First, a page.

As part of her Kellogg Rural Leadership Programme, Horticulture New Zealand environmental policy advisor Rachel McClung has published a report, “Can vertical farming replace New Zealand’s productive land to deliver high quality fruits and vegetables in the future?”

“Growing towns and cities are reducing access to some of New Zealand’s most productive land for growing fruit and vegetables,” McClung says. “There is some complacency about this because of the misconception that fruit and vegetables can be grown ‘somewhere else’. But the combination of the right soils and climate is necessary.  . . 

When good sense takes control of the wheel:

 Today marks a big win for on farm safety and biosecurity, says Federated Farmers dairy chair Chris Lewis. In the Government’s announcement of its Employment Relations Bill today, a change Federated Farmers advocated for appears to be included.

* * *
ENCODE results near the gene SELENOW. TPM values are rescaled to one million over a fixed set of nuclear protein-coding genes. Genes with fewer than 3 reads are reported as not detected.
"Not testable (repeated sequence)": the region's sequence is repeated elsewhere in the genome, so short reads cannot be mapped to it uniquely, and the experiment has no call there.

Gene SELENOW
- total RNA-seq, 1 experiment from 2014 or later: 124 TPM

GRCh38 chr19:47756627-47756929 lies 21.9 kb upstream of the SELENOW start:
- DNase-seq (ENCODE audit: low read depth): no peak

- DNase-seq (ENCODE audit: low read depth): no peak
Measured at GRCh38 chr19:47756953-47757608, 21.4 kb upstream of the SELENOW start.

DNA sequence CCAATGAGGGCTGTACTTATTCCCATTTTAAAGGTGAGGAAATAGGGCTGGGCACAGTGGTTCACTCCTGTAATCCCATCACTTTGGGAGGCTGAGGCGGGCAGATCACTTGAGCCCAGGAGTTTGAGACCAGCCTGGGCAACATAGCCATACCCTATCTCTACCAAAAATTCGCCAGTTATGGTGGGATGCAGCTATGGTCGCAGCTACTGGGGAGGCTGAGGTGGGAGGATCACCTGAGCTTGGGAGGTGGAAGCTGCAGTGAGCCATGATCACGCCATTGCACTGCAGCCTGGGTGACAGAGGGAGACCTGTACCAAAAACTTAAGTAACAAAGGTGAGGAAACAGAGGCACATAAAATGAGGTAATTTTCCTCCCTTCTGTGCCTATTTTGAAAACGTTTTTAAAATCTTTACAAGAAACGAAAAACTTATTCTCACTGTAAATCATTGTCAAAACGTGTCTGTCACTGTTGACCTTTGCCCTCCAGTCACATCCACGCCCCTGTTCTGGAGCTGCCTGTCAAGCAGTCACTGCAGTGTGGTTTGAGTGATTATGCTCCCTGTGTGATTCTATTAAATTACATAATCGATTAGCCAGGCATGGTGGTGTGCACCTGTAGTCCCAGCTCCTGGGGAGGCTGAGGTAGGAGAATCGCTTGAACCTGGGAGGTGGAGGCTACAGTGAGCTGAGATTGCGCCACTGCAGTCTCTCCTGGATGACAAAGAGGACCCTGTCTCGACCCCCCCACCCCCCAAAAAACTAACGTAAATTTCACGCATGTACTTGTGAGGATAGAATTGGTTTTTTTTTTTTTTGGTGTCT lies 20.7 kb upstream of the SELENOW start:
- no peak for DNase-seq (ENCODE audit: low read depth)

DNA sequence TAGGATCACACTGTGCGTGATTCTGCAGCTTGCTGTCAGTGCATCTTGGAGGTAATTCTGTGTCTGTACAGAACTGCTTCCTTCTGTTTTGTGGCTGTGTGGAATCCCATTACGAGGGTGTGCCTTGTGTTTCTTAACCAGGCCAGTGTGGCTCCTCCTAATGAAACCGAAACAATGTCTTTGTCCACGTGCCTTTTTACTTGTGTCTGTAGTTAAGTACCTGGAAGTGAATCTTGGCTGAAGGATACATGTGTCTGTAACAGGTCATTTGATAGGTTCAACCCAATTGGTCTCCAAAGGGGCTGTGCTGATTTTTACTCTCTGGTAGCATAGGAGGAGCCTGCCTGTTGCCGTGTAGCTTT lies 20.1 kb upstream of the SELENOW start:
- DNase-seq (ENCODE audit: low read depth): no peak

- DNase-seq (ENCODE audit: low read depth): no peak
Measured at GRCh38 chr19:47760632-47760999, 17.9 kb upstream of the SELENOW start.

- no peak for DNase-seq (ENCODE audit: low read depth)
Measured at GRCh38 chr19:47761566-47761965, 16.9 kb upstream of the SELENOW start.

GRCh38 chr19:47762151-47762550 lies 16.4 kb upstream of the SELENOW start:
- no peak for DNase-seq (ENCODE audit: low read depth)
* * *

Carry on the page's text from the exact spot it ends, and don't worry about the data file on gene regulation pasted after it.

The Bill allows union representatives the right to access worksites where union members are covered by or bargaining for a collective agreement, but requires consent from employers in all other circumstances. . . 

Glyphosate and TIME magazine: writer employed by advocacy group a dubious choice – Grant Jacobs:

TIME magazine has a story on DeWayne ‘Lee’ Johnston who took Monsanto to court claiming RoundUp caused his non-Hodgkin lymphoma.[1] The story has obvious appeal, but is crying out for balance and it’s provenance is, to be kind, awkward. I’d love to read his account of his experiences since the trial — but from a source I can trust. I’m dubious that a writer employed by an advocacy organisation can be sensibly used as a journalist.

A reply

responded on TIME’s Facebook page, . . 

Tulips from Balfour – Blair Drysdale:

Quite often when farmers share their frustrations about the weather in conversation with others, we’re accused of just being a “whinging farmer”. But for farmers and horticulturalists alike among others, it dictates our day-to-day operations, our state of mind and the bottom line result at the end of the financial year.

And this year just like all before it, has had its perils and is no exception. A dull winter with little sun and few frosts, has continued on well into spring with plenty of precipitation, a combination of a lack of equinox winds and little sunshine to dry the soil out, has made it very frustrating trying to get spring barley in the ground here. . .